Not far from Phuket, Elephant Hills provides families with a truly immersive Thai experience. An ethical elephant encounter and a rainforest glamping experience. The Elephant Hills adventure – or safari – starts with an early pickup from your Phuket hotel and a 2.5-hour journey to your first camp, an elephant sanctuary in the Khao Sok National Park.
Surrounded by tall limestone karst mountains, the view from the restaurant across dense rainforest to the Sok River is pretty spectacular. The Sok River provides the first adventure as you head downriver to the elephant sanctuary in canoes.
After a peaceful hour rafting downstream you get to meet the elephants. Elephant Hills’ 14 resident elephants previously had a hard life working in the logging industry or giving tourists rides. Each has a mahout (male carer) and friends among the group, and tourist visits help pay for their retirement.
Upon meeting the elephants you’ll be given a comprehensive lesson on everything from their behaviour in the wild, their use in the now defunct logging industry and what has eventually brought these beasts here, to a sanctuary in the far south of Thailand, a long way from home.
Quite simply, there is little natural environment left for Asian elephants to survive in, the logging industry has left disconnected pockets of rainforest throughout Thailand. So, it’s hard for elephants to survive as they normally would, but also, some of these beasts have been domesticated for so long they’ve forgotten how.
There are now many national parks in Thailand, the result of a grass roots-led environmental movement that started back in the 1980s. Thais visit their own national parks more than any other nationality – the parks are not there purely for the benefit of international tourists. Looking after the natural Environment is a value that fits well with Buddhist philosophy, so after success of the grass roots environmental movement back in the 80s, it became something taught to the younger generation of Thais in schools by Buddhist monks.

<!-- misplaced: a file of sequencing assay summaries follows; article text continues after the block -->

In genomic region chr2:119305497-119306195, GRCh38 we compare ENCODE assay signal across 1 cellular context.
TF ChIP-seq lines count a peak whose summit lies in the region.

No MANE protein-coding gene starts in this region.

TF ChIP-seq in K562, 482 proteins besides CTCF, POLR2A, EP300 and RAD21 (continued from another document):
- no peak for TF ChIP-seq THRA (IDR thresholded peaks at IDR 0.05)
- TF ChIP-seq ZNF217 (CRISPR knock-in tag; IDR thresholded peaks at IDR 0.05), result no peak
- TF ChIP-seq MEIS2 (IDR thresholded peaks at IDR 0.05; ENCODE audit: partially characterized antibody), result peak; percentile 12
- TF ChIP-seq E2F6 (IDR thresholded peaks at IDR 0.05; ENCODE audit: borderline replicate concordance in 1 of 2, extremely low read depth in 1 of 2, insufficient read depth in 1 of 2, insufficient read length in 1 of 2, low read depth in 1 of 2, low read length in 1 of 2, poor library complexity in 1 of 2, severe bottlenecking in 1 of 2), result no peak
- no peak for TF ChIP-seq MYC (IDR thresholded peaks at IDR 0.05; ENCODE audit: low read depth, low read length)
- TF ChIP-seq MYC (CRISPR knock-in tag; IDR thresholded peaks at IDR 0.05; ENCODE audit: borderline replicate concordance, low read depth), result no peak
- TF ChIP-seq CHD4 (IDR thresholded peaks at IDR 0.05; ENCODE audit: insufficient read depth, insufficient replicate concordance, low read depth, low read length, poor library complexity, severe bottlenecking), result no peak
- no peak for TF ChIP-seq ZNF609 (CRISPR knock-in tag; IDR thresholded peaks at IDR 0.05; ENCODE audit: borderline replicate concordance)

Most elephants in southern Thailand have travelled from North and Central Thailand, bringing with them their Karen Mahouts who, dressed in colourful traditional garb, click, cluck and slap their cheeky charges into line as the visitors learn how to give them a scrub, before preparing a lunch of pineapple, bananas, sugarcane and elephant grass.
Having exhausted elephant food supplies, a safari bus takes you back to camp to watch a documentary about elephants, followed by cooking demonstration and a dance recital by local school kids that the resort supports financially.
The next day your adventure continues at a second camp – a floating camp on Cheaw Lan Lake. The lake was created by the construction of Ratchaprapa dam, which provides hydroelectric power to the surrounding regions and has opened up this seemingly impenetrable mountainous jungle to visitors.
A long tail boat takes you across the lake to your floating tent, taking a few spins around the steep limestone pinnacles that dot the lake, former mountain tops that are now islands. This part of the adventure is more of a true jungle experience, starting with a 3-hour trek to a large cave, on the lookout for gibbons, dusky langurs, and if you’re really lucky, a sun bear.
You’ll fall asleep to the sound of noisy monkeys, cicadas and bird song and the next morning, go for a paddle around the islands in search of them before returning to busy Phuket. Click here for more information.
All photos by Pete McGee.